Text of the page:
The Senate Tax and Assessment Committee will forward two tax proposals to the full Senate for consideration. The Senate Leadership Tax Plan, SB 147, and an alternative tax plan, a substitute bill for SB 97.
The Senate Leadership bill increases income tax rates and rolls back the LLC-exemption. Sen. Marci Francisco, a Lawrence Democrat, successfully amended the bill to change collections for the sale of livestock and Christmas trees, but she later asked that her vote against forwarding the Senate Leadership Bill be recorded.
The leadership tax policy changes would add about $660 million in new revenue over the next two years.
“I don’t know if it’s enough, and we need to, I think look at other issues of tax fairness that this committee has not had a chance to fully debate,” she said.
Sen. Julia Lynn, an Olathe Republican, supported forwarding the tax increase proposal to the Senate floor. She said she’s supported the measure for one reason:
“This is a situation that has been floundering for four years,” she said. “And although it might not be the best bill that’s put forward, it’s the beginning of a process.”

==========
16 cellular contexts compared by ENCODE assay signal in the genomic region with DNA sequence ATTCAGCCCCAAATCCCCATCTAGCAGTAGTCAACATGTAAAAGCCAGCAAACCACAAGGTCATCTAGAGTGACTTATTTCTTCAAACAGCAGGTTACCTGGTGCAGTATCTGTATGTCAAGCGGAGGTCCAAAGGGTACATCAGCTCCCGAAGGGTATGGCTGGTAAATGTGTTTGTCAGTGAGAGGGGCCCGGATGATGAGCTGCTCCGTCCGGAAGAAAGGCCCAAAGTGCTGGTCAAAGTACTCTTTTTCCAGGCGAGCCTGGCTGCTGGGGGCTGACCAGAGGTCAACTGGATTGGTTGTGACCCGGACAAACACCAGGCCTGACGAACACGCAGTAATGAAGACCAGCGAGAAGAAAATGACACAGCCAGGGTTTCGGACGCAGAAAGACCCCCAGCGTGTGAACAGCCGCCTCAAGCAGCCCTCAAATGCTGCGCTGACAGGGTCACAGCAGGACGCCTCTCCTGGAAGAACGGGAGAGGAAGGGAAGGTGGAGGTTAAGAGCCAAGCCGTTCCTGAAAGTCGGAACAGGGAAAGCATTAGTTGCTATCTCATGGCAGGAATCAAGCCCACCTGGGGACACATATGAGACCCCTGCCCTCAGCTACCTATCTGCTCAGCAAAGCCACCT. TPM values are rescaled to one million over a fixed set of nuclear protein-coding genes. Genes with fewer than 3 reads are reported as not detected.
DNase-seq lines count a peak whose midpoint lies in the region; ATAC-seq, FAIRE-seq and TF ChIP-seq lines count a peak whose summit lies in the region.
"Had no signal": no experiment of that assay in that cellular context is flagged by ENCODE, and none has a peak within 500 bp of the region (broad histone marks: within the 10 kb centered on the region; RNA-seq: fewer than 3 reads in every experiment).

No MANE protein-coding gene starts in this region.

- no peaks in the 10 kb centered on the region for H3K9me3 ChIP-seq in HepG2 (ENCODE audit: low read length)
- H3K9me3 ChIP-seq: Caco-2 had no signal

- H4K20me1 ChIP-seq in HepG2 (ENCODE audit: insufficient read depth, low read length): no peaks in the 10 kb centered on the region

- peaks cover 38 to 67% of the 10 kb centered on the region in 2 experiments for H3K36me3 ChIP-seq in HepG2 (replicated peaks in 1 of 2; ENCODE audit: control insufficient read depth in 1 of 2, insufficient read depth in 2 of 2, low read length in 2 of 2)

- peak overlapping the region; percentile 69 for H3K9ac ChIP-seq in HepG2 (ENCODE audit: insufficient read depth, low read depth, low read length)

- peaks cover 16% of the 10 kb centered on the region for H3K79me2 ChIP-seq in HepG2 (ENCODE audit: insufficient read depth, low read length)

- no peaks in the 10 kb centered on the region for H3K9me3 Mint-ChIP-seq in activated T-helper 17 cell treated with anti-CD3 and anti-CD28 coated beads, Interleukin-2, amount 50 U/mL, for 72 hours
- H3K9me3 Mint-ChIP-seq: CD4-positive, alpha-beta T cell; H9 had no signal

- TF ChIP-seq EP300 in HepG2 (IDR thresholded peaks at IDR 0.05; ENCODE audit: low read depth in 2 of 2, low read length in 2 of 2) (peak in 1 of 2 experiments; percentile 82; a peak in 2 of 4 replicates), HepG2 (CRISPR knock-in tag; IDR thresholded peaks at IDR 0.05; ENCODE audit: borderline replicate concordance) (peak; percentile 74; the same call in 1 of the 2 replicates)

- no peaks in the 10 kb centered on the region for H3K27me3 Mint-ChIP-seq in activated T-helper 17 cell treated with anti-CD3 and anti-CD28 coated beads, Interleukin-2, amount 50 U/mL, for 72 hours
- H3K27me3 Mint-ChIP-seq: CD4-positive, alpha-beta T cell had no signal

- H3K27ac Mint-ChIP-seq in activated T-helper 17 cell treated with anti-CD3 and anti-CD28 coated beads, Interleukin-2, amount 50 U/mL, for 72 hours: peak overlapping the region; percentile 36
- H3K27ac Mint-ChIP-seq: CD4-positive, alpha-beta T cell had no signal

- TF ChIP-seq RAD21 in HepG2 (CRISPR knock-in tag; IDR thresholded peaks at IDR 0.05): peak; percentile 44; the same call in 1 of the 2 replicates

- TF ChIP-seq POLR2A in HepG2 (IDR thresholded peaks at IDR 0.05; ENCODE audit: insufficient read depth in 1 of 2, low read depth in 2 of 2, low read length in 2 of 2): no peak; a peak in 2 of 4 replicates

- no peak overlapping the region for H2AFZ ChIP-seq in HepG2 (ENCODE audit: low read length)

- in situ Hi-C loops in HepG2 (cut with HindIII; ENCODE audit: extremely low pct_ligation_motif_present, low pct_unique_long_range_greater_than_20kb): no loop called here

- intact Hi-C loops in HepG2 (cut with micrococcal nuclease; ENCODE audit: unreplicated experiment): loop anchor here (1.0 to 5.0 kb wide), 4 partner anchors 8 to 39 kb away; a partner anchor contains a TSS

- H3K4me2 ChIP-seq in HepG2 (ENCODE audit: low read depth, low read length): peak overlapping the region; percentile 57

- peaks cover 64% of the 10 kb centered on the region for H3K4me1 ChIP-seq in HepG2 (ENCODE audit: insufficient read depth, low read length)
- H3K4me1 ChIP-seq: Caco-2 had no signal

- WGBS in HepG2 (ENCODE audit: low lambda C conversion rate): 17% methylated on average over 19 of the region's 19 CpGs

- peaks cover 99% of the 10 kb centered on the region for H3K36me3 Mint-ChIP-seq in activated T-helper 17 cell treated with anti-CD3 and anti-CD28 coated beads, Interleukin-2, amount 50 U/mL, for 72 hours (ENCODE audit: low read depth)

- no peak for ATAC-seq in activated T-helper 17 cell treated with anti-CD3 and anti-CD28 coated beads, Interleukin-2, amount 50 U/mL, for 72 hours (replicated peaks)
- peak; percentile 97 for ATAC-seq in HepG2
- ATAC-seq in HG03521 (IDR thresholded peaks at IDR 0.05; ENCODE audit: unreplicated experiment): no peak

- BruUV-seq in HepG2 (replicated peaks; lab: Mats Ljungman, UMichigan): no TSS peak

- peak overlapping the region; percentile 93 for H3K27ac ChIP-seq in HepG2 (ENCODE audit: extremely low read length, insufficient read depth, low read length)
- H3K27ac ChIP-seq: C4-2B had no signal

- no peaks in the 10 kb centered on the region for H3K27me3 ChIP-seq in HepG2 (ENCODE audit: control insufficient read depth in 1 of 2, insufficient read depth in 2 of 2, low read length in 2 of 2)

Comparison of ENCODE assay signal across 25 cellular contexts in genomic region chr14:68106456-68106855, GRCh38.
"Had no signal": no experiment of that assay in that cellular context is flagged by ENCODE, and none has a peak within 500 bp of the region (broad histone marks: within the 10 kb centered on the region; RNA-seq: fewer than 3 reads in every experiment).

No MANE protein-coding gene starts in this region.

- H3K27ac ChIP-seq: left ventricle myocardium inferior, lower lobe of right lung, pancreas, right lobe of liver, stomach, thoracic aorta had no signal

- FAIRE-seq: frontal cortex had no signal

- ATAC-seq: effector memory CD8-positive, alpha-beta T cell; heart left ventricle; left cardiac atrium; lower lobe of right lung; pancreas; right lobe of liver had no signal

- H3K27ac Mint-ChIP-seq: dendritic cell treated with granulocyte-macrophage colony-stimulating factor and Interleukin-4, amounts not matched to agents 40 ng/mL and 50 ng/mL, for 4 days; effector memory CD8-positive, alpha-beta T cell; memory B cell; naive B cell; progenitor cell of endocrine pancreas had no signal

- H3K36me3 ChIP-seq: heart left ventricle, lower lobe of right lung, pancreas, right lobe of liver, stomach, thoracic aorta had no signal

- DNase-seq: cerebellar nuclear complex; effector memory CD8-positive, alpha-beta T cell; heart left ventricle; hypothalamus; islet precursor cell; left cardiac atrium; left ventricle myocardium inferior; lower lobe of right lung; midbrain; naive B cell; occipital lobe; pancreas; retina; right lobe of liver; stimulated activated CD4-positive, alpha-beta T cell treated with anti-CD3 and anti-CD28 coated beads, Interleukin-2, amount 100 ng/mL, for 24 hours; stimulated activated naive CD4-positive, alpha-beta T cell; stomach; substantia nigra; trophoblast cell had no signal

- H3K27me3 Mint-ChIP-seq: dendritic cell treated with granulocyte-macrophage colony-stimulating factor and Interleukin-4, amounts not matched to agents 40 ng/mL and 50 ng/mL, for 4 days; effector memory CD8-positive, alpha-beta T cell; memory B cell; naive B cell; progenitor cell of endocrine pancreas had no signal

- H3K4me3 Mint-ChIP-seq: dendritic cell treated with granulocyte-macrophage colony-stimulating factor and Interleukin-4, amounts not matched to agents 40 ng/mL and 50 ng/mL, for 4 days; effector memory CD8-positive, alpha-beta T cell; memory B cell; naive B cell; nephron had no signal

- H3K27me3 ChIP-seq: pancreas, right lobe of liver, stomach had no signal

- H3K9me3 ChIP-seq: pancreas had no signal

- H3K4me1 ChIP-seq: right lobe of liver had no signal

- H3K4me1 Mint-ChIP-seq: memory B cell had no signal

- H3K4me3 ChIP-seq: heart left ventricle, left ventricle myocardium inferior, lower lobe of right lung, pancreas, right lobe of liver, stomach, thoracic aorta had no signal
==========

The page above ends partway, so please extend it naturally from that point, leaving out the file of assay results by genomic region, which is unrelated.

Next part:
Lynn called it a “starting point.”
“It will change, but we’ve got to get the discussion onto the Senate floor, and that’s what this bill does,” Lynn said.
The committee also forwarded an alternative tax plan to the Senate floor, using a gut-and-go to fast track the legislation. Sen. Caryn Tyson, committee chair, requested that the committee gut a bill that would have offered cash rebates on the sales and leases of new vehicles, and replaced it with wording to create one income tax rate of 3.9 precent. The proposal would reduce the sales tax rate on food to 5.5 percent. As sales tax revenues increased by 1 percent annually, the food sales tax would ratchet down by two-tenths of a percent annually until the food sales tax could be dropped to zero. Tyson’s proposal and the Senate leadership proposal eliminate the LLC or the small business tax exemption.
Tyson, a Parker Republican, said her proposal gives the Senate another tax policy option to consider.
“Senate Bill 147 was a leadership bill,” she told the committee. “I’m just trying to make sure—we’ll see how that plays out, and then we’ll have another option before us. This is getting the conversation going and getting some movement. That’s what this bill would do also.”